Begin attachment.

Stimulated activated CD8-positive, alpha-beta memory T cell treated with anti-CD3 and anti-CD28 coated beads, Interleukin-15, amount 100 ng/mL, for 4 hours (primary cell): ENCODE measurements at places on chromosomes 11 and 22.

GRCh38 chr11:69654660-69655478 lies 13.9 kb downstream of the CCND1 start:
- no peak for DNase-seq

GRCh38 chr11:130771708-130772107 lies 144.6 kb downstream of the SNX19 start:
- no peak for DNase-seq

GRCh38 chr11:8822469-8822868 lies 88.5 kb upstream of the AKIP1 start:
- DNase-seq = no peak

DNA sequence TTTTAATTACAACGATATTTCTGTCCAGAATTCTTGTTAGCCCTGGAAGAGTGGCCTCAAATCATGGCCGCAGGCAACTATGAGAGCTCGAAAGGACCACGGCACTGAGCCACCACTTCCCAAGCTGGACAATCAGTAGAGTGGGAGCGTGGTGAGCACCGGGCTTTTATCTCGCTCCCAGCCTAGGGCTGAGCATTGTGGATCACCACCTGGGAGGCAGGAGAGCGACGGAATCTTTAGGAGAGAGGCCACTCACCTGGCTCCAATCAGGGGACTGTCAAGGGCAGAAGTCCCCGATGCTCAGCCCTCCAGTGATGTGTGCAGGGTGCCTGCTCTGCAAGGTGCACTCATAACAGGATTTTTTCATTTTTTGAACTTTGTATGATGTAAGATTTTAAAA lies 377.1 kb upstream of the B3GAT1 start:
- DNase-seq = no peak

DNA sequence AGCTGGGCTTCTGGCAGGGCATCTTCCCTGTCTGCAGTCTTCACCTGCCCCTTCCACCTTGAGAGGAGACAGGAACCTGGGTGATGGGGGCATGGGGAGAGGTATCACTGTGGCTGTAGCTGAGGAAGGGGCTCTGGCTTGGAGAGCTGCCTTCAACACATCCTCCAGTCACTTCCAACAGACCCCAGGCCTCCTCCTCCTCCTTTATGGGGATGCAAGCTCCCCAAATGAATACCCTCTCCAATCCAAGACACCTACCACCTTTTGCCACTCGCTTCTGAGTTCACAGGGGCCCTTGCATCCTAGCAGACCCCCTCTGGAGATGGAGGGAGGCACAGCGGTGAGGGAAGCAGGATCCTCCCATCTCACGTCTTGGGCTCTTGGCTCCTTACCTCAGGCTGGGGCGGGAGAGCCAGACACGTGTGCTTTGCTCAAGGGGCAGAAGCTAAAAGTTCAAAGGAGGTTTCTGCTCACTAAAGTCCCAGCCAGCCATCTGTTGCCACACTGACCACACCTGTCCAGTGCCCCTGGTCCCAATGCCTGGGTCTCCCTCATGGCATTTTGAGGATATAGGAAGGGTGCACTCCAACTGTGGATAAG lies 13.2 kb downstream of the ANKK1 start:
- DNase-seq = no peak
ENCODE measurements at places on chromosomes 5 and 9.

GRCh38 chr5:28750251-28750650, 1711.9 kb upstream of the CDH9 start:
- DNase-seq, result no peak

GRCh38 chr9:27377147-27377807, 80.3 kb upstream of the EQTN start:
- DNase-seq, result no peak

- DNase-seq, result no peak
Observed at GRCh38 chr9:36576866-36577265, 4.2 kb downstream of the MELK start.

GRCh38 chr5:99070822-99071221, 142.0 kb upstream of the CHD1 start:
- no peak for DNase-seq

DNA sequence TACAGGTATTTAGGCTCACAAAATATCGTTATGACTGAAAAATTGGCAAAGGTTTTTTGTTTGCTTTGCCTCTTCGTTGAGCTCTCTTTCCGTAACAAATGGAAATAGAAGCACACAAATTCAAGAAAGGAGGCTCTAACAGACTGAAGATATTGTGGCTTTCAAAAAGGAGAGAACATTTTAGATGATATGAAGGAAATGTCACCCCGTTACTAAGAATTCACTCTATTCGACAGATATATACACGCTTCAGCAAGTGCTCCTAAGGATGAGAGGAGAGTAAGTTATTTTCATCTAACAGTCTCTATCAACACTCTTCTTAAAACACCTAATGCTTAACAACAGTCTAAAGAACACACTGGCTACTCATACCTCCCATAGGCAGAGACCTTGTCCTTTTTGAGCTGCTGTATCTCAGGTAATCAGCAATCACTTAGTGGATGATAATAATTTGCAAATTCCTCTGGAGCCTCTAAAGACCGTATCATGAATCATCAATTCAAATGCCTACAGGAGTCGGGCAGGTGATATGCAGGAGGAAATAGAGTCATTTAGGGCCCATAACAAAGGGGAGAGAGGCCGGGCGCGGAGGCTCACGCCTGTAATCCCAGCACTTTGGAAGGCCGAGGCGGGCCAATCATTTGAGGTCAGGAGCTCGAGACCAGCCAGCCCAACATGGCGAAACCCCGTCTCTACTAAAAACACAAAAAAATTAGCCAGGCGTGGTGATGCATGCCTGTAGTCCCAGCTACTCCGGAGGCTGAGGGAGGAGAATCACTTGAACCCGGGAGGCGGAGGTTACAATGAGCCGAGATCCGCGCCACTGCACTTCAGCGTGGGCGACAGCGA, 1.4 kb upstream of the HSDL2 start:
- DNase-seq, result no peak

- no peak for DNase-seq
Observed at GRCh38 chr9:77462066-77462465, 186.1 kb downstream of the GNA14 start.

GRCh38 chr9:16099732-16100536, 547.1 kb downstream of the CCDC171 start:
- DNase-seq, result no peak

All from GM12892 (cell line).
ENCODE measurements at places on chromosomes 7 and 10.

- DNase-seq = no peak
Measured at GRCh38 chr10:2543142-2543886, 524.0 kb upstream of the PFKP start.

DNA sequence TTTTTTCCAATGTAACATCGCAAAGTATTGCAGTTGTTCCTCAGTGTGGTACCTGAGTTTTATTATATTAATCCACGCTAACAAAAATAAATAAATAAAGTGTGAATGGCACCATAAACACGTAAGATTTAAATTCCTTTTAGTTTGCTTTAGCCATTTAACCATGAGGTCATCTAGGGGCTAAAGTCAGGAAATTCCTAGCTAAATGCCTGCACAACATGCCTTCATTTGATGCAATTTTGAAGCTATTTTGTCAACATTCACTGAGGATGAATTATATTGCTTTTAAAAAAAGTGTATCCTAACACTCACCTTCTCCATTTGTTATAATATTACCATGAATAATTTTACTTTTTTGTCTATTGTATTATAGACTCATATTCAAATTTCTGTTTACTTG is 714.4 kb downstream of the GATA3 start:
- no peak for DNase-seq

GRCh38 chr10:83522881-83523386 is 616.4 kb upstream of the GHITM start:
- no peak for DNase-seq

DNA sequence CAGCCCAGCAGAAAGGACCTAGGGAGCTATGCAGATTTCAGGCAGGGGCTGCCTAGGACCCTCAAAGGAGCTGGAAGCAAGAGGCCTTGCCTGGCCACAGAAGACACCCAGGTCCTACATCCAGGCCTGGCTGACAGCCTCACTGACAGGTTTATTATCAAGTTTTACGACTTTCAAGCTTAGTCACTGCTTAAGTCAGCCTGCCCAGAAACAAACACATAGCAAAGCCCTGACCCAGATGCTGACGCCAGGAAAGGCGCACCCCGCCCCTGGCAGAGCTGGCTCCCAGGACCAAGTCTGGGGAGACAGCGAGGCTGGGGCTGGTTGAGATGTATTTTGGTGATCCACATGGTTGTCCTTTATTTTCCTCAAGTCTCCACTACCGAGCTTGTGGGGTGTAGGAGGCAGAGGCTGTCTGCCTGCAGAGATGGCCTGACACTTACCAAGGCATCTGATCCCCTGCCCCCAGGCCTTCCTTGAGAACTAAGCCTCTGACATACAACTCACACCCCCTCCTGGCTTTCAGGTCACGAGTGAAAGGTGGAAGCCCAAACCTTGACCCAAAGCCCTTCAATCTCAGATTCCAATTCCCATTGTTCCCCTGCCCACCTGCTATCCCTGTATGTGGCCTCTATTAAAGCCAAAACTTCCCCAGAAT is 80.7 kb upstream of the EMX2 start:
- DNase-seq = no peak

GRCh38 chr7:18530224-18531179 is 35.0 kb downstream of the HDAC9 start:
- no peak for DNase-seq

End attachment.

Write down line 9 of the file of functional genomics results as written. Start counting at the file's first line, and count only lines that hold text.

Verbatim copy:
- DNase-seq = no peak